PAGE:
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The new challenge for Boards - Developing the Organisation’s DNA?

Achieving the true spirit behind governance is more that talking about it. We all know that a strong and knowledgeable board can make a significant difference to the performance of any organisation, but how many boards can truly say that they work hard to ensure that the board comprises of individuals with not only the right abilities but who are passionate about developing the right organisational culture and ethics.

In recent times we have seen many failures, negligence and corruption across a wide category of principals and gatekeepers: directors, chief executives, managers, shareholders, bankers, securities analysts, and many members of various professions and consultants. In 1999, when Ken Lay was the chief executive of Enron, he advocated that he had built a team of principle-centred directors around him with the right mix of skills, experience and expertise. In his mind they were the smartest directors around. There were certainly some prominent business leaders on the board and in management. As a corporation, Enron also developed a code of ethics. Although the governance team and some governance practices looked good on paper, history has shown us that true governance is more deep seated. Like Enron any organisations are still reporting that they have the right people, procedures and processes in place. Then how come an organisation with such strong values and governance practices can fail so spectacularly. I believe that a board can become blinded by its own rhetoric and so called "success". Enron believed that it was above scrutiny and it also believed it could do no wrong and therefore stop looking for any signs that pointed to the opposite point of view. As the words sung by Simon and Garfunkel say "a man sees what he wants to see and disregards the rest". This refl ects the Enron situation. However if we are not careful we are all vulnerable to such behaviour. It's easy to tick boxes and announce that you are sound but unless there is a true driving spirit ensuring the whole of organisation is working from the same ethical basis an organisation can easily and, in the case of Enron, quickly come undone.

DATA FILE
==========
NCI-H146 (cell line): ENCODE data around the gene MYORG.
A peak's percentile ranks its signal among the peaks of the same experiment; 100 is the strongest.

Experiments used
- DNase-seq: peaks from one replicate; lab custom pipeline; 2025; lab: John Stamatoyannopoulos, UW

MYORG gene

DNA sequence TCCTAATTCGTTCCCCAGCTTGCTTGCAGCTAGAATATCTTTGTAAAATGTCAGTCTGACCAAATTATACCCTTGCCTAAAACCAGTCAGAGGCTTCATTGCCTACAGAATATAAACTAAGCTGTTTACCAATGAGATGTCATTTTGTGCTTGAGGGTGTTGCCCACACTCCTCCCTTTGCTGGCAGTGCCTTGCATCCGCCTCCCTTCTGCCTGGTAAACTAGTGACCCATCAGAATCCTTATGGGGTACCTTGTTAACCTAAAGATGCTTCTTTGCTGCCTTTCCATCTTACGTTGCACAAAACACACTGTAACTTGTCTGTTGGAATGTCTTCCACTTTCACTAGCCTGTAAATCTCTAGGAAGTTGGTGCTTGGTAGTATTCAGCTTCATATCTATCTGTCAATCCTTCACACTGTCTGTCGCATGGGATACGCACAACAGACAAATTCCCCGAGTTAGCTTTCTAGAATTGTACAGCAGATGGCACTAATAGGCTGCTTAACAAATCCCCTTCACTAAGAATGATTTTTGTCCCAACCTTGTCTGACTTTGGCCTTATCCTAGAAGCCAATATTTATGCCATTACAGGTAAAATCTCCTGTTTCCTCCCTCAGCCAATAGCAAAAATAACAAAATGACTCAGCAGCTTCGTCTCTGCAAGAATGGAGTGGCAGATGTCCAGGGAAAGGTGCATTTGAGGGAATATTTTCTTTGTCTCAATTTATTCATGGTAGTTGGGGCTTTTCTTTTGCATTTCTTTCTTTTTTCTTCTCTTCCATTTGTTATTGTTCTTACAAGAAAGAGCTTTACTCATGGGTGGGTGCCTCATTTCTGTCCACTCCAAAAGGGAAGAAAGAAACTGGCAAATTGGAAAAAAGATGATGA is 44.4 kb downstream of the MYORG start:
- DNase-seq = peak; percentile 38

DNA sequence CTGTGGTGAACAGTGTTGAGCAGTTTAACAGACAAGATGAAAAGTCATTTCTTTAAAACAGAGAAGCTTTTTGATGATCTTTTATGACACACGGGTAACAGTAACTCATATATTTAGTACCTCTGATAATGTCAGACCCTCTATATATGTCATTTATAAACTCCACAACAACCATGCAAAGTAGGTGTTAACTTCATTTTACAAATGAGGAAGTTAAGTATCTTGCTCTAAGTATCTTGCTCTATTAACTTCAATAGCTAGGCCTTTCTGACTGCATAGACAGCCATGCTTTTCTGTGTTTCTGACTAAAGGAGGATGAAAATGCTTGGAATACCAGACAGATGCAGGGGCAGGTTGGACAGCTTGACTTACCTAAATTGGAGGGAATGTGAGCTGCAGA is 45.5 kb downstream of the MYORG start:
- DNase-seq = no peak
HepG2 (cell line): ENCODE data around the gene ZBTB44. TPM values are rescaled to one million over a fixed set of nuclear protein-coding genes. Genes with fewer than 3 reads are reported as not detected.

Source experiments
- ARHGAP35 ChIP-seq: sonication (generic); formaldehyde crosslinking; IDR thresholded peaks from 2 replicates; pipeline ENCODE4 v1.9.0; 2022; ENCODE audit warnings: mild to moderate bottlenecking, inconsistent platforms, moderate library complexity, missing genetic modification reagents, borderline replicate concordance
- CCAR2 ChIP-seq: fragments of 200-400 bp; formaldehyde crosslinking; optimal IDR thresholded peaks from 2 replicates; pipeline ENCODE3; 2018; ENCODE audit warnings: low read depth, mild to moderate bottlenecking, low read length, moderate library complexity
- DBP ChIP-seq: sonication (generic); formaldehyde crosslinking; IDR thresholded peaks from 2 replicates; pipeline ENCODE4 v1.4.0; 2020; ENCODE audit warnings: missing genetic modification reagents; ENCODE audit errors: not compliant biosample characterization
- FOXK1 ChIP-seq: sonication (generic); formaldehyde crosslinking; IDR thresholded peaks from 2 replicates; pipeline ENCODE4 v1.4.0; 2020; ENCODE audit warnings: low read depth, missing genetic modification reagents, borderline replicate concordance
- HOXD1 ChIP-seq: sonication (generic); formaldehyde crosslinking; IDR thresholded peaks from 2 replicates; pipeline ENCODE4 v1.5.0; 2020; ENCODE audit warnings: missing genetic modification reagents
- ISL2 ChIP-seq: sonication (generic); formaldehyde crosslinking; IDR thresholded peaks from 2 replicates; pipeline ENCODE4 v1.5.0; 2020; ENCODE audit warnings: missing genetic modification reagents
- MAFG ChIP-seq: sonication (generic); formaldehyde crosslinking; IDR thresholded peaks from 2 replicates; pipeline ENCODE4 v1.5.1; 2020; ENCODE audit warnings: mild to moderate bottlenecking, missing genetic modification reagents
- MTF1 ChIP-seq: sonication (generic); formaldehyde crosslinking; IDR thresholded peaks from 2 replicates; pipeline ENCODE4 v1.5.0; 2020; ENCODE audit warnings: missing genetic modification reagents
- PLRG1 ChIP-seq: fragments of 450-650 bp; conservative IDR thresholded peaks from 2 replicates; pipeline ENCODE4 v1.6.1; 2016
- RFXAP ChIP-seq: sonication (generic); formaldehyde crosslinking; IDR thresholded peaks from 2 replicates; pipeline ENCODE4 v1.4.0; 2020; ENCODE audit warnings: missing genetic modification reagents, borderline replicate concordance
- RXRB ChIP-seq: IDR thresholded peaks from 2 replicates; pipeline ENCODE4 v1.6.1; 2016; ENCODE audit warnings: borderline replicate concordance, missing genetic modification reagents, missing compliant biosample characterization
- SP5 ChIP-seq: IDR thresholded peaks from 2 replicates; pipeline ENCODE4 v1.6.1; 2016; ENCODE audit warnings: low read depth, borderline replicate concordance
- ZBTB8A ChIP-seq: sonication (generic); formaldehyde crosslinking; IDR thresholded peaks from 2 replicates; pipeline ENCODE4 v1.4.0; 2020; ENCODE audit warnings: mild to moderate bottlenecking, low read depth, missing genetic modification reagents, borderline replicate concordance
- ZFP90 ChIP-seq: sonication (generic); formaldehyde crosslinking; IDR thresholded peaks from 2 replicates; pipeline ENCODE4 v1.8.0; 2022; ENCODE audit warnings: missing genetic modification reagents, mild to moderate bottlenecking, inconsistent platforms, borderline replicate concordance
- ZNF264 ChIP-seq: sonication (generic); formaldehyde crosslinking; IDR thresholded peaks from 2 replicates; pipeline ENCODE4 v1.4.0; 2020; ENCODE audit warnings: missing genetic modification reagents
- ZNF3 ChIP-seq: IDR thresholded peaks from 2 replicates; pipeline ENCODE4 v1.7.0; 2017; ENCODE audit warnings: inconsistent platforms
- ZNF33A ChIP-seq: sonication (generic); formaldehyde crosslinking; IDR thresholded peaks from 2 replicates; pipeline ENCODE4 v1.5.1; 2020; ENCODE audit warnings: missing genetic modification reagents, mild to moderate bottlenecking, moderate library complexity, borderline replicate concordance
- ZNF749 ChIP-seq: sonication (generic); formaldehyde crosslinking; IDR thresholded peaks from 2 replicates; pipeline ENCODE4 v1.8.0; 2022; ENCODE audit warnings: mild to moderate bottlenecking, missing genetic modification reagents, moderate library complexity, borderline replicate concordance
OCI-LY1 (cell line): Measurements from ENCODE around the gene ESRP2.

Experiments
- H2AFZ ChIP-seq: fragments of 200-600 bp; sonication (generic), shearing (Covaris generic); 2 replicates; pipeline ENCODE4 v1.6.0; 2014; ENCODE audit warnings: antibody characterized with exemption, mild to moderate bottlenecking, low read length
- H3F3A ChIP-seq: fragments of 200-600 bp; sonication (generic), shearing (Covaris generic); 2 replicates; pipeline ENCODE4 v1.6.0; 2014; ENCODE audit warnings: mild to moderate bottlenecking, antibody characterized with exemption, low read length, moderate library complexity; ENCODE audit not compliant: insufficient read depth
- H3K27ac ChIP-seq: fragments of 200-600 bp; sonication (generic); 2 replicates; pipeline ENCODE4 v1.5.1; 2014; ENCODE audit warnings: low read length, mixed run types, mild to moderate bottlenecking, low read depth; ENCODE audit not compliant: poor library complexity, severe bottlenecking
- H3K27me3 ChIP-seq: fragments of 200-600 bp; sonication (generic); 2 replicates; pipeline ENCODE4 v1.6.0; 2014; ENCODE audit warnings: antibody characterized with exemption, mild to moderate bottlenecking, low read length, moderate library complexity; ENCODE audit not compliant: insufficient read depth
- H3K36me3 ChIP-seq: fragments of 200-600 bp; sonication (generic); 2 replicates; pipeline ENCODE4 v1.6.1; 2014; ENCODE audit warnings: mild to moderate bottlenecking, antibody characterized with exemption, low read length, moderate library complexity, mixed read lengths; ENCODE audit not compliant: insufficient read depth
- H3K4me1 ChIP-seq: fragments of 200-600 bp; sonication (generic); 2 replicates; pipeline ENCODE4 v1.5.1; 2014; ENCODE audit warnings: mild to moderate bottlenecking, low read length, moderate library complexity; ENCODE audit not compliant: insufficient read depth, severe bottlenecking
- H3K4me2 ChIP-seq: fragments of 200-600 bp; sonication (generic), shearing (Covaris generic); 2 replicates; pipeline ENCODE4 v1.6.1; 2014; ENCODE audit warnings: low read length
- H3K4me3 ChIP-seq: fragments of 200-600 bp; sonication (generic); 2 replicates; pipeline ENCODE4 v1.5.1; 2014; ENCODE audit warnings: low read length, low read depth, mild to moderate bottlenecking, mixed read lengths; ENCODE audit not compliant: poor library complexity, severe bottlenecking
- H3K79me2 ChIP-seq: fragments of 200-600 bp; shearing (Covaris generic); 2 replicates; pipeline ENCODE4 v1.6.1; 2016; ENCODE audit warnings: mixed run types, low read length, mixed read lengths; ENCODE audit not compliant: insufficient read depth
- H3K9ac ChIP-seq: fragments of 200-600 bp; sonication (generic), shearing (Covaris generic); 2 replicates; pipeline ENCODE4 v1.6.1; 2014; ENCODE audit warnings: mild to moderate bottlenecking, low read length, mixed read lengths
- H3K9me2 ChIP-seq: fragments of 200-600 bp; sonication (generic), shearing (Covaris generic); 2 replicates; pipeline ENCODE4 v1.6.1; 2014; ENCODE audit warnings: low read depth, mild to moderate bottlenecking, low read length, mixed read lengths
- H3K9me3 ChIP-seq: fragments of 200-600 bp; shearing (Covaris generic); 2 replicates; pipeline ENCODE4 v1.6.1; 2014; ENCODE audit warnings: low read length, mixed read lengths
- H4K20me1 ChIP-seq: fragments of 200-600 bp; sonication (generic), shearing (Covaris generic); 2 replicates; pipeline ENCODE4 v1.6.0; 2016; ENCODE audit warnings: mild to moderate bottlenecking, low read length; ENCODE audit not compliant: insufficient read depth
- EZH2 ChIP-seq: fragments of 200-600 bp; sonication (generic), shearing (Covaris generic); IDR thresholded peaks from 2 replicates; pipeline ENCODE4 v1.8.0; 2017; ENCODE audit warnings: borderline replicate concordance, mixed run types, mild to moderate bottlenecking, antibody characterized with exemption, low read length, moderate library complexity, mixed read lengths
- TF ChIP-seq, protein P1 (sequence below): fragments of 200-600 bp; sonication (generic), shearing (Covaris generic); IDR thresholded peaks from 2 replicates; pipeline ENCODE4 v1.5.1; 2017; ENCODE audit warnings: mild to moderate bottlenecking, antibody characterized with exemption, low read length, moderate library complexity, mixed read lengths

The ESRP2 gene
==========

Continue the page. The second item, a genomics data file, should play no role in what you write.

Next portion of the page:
While knowledge, skill sets, expertise and experience are important, more critical is having individuals at the helm who display:

Strength of character

You want people who start with what is right, who are not working to hidden agendas and who strive to make judgement about what is best for the organisation.


An inquiring and independent mind

You want people who seek out facts, are prepared to ask questions and prepared to challenge or be challenged in regard to matters raised.


Practical wisdom

You want people who think about the business of the organisation and see the practical application of any decision made.

Mature judgement

Individuals who are thoughtful yet rigorous in what they say and what they decide is the right thing to do.


Why - Because governance is about making sure the right questions get asked, testing assumptions and propositions and ensuring the right checks and balances are in place – it's that simple.

However, to strengthen governance practices and obligations we need individuals who do even more, who will work collectively to establish and exhibit the organisation's DNA – the unique gene that runs throughout the organisation. Therefore for a board to fully and properly exercise its power
it needs to defi ne and create an ethical culture; one that it expects the organisation to embrace – starting with the board and including all aspects of the organisation. Such a philosophy must be embraced and articulated by all if it is to become the organisation's DNA – and it must glue all aspects of the
business together from top to bottom and bottom to top.

Smart boards in the 21st Century will have already added the organisation's DNA to their agenda – has yours?

12 March 2010